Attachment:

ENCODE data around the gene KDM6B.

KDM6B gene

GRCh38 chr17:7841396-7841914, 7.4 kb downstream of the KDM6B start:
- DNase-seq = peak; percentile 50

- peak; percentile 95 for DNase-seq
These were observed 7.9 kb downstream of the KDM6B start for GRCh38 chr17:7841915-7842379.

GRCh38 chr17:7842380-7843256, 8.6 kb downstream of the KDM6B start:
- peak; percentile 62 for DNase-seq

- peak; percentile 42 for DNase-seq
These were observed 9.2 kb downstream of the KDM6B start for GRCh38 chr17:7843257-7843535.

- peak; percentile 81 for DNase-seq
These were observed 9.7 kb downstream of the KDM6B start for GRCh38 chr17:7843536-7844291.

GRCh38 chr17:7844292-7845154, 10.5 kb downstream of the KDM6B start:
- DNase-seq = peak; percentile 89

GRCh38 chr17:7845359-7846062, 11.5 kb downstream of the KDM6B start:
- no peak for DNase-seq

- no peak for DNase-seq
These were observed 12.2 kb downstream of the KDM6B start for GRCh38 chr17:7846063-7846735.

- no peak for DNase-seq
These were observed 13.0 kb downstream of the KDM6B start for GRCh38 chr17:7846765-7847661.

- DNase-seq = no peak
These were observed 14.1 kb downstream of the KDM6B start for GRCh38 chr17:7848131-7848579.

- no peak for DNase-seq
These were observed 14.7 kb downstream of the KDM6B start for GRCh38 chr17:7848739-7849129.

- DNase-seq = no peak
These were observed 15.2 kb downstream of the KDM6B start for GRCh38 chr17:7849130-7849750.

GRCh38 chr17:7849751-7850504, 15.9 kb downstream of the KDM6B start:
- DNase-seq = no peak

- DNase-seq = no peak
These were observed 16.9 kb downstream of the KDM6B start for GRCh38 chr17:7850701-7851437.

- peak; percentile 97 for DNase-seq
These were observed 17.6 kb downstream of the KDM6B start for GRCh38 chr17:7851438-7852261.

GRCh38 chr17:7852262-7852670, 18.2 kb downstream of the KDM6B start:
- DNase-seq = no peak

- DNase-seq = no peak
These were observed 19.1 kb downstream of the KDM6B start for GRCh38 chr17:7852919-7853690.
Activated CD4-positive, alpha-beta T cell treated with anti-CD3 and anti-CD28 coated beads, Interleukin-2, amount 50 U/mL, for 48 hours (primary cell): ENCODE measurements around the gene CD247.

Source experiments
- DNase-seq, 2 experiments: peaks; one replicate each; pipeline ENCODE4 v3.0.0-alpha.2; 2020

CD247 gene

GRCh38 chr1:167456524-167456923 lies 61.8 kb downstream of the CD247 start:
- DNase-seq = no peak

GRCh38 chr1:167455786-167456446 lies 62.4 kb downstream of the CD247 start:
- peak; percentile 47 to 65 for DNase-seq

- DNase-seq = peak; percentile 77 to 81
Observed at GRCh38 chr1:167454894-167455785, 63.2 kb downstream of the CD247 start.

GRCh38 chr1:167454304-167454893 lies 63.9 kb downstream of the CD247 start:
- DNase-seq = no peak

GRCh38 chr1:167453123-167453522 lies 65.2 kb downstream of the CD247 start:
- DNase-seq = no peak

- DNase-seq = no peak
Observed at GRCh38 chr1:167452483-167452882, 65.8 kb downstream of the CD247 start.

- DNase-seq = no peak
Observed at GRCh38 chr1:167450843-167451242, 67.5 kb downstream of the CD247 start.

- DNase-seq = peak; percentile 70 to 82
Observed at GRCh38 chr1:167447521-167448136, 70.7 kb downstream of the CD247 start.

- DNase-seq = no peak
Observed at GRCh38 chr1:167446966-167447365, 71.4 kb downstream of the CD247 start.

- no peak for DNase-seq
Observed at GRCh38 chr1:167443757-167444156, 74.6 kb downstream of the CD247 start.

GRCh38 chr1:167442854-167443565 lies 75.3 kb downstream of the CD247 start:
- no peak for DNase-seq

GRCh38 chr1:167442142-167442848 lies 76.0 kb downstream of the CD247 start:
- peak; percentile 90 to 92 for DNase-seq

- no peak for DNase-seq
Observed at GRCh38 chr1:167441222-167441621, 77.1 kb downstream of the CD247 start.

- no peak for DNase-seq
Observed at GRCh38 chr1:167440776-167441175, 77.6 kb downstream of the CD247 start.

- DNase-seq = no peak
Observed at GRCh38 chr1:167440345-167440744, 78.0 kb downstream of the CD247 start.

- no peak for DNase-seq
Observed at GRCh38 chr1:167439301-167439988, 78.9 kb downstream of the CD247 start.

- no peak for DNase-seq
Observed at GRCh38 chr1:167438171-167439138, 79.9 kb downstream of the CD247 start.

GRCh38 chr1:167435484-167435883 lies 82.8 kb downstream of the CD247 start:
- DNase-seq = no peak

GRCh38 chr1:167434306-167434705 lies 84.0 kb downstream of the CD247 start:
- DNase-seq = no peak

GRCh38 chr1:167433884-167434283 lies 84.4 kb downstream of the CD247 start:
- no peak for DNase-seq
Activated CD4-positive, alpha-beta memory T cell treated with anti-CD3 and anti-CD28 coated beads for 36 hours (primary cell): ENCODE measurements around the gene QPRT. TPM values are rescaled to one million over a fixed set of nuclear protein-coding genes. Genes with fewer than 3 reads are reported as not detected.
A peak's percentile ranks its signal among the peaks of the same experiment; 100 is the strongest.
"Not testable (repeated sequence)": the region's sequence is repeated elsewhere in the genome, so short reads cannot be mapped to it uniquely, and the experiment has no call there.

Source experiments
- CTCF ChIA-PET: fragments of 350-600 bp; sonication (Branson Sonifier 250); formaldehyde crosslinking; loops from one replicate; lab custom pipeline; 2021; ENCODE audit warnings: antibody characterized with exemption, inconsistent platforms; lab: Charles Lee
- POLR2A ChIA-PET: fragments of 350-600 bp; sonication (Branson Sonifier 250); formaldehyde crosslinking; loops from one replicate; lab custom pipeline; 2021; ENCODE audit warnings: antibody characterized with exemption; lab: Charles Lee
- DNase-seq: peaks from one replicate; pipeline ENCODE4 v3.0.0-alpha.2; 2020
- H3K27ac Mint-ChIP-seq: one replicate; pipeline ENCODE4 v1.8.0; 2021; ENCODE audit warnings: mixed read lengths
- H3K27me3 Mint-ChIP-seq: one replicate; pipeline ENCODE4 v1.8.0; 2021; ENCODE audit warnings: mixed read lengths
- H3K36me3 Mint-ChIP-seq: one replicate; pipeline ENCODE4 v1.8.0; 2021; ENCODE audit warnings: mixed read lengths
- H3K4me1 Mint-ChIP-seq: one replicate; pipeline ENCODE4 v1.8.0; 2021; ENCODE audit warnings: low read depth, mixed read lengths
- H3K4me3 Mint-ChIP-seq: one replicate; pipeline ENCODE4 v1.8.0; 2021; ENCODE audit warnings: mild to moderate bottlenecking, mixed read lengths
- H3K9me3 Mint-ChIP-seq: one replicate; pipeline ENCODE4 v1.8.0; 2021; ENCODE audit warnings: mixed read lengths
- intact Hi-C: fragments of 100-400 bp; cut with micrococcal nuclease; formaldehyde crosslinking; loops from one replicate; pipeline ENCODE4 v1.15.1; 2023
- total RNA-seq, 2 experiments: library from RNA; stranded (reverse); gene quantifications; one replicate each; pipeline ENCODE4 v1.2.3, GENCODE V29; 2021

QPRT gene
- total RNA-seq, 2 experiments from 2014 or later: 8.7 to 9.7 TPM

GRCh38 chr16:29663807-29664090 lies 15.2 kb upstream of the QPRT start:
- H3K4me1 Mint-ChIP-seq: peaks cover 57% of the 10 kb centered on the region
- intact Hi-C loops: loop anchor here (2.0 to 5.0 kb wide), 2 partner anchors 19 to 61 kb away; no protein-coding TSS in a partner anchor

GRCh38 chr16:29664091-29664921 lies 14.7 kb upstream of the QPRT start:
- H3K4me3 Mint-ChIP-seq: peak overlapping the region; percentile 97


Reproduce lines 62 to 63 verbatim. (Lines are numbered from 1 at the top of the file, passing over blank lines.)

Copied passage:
- no peak for DNase-seq

GRCh38 chr1:167442142-167442848 lies 76.0 kb downstream of the CD247 start: